Cine Royale Theatre

912 Canal Street,
New Orleans, LA 70112

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TheaterLover800 on June 19, 2018 at 4:19 pm

When I began to take trips to New Orleans, back in 96 is when I went to it as an adult theater, to enjoy consenting adult entertainment.T he last time I went to that theater, a year before it closes, the manager it into a double theater, For one price you can go upstairs and downstairs to see double feature up stair and double feature downstairs . The downstairs auditorium had two big t. v.’s and one big screen in the middle. A year late it became a pawn shop or jewelry shop. I do have a picture of it too, but, I don’t have disc copy to upload it to show you. I think I got before and after. I will have to check.

DavidZornig on March 3, 2017 at 6:16 pm

1950’s night photo added courtesy of the Americas Past In Photos Facebook page.

Matthew Prigge
Matthew Prigge on November 11, 2012 at 9:34 am

If anyone has any stories about going to/ working at this threatre in its adult days, I would love to hear them. I am chronicling the histories of adult theatres in the US. Please contact me at Thanks!

gentillyorleans on March 7, 2012 at 1:50 am

Well friends, let’s go back a bit further. The theatre at 912 Canal Street was first known as the Wonderland, and was acquired by Henry Lazarus in the 1920’s. He already owned the Newcomb Theatre, next door, at 908 Canal Street. In 1934, they lost their lease on the Newcomb. In 1934, there was a fire that partially destroyed the Wonderland. Mr. Lazarus gutted the entire theatre and built an entirely new modern theatre. It opened on October 26, 1936 as the Center Theatre. The Lazarus family operated it until 1967, when Isadore Larazus had a heart attack. It was completely remodeled, then leased to National General Theatres, then to Mann theatres, then to George Echols, who changed the viewing policy to adult films, then to Essex. one of the better adult theatre operators. As for those who dislike the fact that ‘sleeze’ product was shown at some of these theatres, I have a differing opinion. If adult movies had not continued to keep some old theatres operating, such as the Paris (circa 1903) the Cine' Royale (1920’s), the Cinerama (circa 1963), the Tiger-Riget-Grit (circa 1950), they would have closed, probably been demolished, and I would have never had the opportunity to work in these fine historic theatres, and learn about the rich history that took place at each though the years. So from my point of view, I am very happy that these theatres were open when I began working in the business (1972). It allowed me to have the opportunity to learn more of the history of these incredible classic theatres, regardless what they were showing.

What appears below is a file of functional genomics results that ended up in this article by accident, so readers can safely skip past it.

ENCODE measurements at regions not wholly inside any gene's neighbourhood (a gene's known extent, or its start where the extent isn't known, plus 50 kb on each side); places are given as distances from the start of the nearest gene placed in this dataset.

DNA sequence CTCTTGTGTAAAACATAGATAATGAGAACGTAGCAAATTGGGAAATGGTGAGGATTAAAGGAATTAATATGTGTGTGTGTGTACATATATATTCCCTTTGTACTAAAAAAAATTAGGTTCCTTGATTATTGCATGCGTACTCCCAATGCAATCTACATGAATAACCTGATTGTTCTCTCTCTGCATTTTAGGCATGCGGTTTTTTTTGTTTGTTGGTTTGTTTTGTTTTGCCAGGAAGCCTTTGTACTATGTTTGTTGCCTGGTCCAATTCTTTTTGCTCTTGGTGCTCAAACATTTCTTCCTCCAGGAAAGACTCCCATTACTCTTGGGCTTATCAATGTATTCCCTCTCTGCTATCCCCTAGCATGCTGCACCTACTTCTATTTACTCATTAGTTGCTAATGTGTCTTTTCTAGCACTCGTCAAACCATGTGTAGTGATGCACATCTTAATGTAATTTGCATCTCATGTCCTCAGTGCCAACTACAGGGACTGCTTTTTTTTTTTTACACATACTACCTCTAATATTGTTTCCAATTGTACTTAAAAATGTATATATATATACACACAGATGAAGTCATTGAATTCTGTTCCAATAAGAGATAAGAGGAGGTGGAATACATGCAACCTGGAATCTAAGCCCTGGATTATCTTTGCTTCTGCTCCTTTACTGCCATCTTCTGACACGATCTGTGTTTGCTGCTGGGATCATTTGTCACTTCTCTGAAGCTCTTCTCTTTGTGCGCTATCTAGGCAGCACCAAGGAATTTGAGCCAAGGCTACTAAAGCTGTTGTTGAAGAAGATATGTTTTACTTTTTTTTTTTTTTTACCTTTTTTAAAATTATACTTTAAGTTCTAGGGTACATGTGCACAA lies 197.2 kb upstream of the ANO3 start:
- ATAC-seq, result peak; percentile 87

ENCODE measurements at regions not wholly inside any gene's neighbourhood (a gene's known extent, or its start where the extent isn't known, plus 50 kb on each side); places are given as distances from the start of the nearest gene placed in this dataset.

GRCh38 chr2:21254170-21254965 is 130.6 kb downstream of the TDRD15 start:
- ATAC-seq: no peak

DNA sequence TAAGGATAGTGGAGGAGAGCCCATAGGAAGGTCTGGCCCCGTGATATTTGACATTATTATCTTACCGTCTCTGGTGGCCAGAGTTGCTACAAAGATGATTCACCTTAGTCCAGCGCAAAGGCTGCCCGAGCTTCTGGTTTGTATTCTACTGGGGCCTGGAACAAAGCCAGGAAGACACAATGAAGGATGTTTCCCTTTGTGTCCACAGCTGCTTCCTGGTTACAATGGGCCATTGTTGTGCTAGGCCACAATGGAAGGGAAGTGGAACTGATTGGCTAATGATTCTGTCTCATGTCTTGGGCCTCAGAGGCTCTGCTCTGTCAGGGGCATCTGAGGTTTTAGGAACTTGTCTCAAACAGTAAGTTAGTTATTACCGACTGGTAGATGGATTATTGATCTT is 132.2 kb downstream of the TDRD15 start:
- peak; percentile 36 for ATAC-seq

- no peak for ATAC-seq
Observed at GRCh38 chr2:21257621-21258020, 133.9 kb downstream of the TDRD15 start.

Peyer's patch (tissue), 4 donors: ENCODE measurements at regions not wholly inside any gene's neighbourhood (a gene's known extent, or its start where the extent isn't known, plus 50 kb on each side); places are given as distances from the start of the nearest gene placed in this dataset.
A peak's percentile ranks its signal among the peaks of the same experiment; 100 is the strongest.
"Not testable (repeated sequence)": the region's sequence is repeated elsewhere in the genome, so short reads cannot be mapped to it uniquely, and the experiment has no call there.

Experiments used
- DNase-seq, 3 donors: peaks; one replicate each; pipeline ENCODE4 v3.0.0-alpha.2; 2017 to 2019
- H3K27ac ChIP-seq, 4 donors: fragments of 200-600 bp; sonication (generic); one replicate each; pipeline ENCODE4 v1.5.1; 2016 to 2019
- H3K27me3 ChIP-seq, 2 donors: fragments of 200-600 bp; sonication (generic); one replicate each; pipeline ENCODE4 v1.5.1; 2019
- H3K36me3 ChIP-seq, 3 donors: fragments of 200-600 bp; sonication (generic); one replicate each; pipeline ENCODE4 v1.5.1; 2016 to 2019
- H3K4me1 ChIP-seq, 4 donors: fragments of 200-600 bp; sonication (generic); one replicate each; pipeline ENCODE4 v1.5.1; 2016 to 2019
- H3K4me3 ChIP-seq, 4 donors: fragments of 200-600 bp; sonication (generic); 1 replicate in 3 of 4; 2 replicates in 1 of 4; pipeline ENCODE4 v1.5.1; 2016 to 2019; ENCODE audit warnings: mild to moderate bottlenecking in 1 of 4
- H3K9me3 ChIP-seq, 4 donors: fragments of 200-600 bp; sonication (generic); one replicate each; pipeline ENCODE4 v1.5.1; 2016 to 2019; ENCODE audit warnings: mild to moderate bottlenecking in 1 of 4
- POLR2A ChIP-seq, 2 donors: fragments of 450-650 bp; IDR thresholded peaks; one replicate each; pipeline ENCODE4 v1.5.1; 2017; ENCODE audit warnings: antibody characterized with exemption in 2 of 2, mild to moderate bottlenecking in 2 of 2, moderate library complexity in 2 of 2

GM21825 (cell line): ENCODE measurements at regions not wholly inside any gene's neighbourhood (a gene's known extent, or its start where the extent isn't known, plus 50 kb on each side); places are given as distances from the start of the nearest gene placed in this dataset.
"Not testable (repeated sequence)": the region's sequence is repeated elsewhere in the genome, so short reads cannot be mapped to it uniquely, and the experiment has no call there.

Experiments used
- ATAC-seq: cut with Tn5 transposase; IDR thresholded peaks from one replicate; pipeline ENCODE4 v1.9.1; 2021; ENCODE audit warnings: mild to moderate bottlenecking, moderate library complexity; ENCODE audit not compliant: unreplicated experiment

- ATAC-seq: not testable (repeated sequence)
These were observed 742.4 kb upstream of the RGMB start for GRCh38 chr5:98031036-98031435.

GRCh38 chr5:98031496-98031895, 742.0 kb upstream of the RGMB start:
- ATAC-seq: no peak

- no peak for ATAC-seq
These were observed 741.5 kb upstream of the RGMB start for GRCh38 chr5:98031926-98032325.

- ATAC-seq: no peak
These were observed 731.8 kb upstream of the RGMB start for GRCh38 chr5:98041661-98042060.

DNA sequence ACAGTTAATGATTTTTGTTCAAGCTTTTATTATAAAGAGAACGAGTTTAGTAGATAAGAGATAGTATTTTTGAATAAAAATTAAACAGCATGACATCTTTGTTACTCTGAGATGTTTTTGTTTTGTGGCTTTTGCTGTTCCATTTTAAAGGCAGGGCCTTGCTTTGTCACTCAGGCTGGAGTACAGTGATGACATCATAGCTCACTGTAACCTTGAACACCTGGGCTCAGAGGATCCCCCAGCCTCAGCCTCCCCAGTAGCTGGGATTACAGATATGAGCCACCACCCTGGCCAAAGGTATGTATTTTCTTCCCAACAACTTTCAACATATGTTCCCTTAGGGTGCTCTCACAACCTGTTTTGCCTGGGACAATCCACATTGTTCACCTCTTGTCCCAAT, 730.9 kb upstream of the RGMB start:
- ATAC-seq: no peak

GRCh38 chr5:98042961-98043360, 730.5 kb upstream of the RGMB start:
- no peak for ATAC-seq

rivest266 on August 12, 2011 at 7:00 am

This opened on April 18th, 1968. The grand opening ad has been uploaded in the photo section.

meflaherty on October 17, 2010 at 11:14 am

The name of this theatre should be the CENTER theatre, just as the State Palace should be under LOEWS or Loews State. Those are the names that most people would recognize these theatres.

Before the Center Theatre went to sleazy adult entertainment, I remember seeing “The Atomic Kid” starring Mickey Rooney there. That movie was from 1954, but I think it wasn’t a first run at the Center, so it could have been a few years later.

ArthurHardy on June 11, 2010 at 12:24 pm

Announcing a book about New Orleans Movie Theaters

The History of the Neighborhood Theaters in New Orleans
is being written by 89-year-old Rene Brunet, the dean of the motion picture industry in Louisiana, and New Orleans historian and preservationist Jack Stewart. The 160-page,coffee table book will be released in November and is being published by Arthur Hardy Enterprises, Inc. Attention will be focused on 50 major neighborhood and downtown theaters, culled from a list of nearly 250 that have dotted the cityâ€\s landscape since the first “nickelodeon” opened in 1896 at 626 Canal Street. The book will be divided by neighborhoods and will open with a map and a narrative about each area. Each major theater will feature “then and now” photographs, historic information, and a short series of quotes from famous New Orleanians and from regular citizens who will share their recollections.